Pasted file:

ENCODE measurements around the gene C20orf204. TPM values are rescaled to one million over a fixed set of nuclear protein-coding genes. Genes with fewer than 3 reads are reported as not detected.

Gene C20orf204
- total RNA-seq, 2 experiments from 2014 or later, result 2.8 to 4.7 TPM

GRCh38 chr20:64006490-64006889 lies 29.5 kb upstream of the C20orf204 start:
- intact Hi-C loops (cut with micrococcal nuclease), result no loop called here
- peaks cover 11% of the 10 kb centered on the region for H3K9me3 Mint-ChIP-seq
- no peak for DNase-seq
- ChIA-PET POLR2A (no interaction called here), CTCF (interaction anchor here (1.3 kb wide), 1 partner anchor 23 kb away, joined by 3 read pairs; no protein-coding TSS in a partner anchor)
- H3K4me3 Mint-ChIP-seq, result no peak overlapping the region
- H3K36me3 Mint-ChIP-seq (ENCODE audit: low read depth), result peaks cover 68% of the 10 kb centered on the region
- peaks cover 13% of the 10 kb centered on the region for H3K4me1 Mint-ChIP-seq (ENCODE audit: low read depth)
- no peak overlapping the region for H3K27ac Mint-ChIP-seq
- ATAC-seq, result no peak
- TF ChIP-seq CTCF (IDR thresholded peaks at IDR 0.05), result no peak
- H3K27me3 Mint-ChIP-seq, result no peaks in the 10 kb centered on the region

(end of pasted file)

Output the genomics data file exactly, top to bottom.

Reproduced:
ENCODE measurements around the gene C20orf204. TPM values are rescaled to one million over a fixed set of nuclear protein-coding genes. Genes with fewer than 3 reads are reported as not detected.

Gene C20orf204
- total RNA-seq, 2 experiments from 2014 or later, result 2.8 to 4.7 TPM

GRCh38 chr20:64006490-64006889 lies 29.5 kb upstream of the C20orf204 start:
- intact Hi-C loops (cut with micrococcal nuclease), result no loop called here
- peaks cover 11% of the 10 kb centered on the region for H3K9me3 Mint-ChIP-seq
- no peak for DNase-seq
- ChIA-PET POLR2A (no interaction called here), CTCF (interaction anchor here (1.3 kb wide), 1 partner anchor 23 kb away, joined by 3 read pairs; no protein-coding TSS in a partner anchor)
- H3K4me3 Mint-ChIP-seq, result no peak overlapping the region
- H3K36me3 Mint-ChIP-seq (ENCODE audit: low read depth), result peaks cover 68% of the 10 kb centered on the region
- peaks cover 13% of the 10 kb centered on the region for H3K4me1 Mint-ChIP-seq (ENCODE audit: low read depth)
- no peak overlapping the region for H3K27ac Mint-ChIP-seq
- ATAC-seq, result no peak
- TF ChIP-seq CTCF (IDR thresholded peaks at IDR 0.05), result no peak
- H3K27me3 Mint-ChIP-seq, result no peaks in the 10 kb centered on the region